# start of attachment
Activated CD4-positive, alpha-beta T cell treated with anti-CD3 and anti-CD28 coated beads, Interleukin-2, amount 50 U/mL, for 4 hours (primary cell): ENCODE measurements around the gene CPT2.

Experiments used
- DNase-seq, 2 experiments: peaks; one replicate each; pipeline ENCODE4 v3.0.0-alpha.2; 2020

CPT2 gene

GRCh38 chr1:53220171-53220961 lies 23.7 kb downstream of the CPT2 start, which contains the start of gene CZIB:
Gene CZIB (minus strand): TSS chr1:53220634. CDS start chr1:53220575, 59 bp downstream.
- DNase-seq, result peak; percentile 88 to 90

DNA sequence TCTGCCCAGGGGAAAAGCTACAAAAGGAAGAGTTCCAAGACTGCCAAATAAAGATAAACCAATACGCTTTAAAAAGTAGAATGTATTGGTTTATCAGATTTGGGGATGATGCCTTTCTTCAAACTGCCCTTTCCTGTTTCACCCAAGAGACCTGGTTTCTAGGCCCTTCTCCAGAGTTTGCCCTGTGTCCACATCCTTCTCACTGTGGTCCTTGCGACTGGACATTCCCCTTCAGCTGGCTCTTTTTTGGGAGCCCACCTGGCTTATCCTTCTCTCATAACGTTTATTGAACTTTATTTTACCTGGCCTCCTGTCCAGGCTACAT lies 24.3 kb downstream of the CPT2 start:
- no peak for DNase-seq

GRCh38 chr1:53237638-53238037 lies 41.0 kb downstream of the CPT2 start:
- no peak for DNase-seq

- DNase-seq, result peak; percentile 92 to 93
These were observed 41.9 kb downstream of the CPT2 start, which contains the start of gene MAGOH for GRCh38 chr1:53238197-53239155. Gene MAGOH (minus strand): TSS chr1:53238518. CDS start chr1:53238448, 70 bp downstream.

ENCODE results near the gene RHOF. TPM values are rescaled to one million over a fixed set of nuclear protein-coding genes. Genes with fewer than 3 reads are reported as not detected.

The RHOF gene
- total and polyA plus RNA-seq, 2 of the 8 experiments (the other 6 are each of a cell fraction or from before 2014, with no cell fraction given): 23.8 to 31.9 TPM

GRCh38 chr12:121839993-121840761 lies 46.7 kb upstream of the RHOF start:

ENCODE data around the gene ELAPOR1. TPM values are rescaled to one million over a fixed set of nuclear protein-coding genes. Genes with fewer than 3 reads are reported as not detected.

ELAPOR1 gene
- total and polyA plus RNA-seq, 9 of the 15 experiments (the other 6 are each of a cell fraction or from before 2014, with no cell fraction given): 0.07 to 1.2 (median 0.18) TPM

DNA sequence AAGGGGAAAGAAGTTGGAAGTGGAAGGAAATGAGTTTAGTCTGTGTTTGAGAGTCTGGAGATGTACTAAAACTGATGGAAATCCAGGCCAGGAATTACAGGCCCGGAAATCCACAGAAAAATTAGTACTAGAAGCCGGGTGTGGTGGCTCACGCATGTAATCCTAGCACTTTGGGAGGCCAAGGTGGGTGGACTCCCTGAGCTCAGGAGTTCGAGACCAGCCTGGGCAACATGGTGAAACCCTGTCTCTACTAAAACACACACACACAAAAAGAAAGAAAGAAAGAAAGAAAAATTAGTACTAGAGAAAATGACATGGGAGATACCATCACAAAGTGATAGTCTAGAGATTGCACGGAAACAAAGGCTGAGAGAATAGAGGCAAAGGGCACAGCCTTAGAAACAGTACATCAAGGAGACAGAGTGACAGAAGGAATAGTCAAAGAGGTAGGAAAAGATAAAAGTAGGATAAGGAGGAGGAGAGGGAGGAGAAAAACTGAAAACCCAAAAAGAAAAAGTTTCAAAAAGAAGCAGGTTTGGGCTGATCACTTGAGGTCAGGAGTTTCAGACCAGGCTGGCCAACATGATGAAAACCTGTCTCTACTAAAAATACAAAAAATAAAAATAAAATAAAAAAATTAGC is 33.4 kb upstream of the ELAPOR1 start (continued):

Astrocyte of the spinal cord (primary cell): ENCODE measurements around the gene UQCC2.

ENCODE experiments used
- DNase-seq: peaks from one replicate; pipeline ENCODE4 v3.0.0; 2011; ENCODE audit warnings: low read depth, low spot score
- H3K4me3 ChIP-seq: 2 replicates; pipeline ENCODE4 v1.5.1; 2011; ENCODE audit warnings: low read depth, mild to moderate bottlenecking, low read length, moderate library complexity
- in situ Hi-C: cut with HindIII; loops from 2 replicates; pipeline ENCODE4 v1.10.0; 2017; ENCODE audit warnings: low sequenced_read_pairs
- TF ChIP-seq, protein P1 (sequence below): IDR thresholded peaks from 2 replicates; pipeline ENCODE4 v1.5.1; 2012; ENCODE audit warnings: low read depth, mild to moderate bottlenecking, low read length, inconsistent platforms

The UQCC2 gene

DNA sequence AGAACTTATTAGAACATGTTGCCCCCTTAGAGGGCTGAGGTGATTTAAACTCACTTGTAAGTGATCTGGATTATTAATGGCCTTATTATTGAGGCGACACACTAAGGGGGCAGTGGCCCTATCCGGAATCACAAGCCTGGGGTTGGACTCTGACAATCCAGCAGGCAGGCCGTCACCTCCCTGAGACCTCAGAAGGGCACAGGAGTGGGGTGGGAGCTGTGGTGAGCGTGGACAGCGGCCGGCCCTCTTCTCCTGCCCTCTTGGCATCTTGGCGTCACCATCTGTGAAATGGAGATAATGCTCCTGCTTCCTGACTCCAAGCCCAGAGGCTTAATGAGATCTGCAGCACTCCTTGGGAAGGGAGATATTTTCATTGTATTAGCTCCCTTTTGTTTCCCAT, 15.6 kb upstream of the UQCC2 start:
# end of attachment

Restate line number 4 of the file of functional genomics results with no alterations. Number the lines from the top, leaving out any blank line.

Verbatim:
CPT2 gene